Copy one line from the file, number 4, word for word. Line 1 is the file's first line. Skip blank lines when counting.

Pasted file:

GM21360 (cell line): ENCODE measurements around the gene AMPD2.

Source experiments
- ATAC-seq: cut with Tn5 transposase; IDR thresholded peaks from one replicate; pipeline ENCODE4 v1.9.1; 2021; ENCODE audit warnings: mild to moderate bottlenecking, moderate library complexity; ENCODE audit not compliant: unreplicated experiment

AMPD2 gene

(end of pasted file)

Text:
AMPD2 gene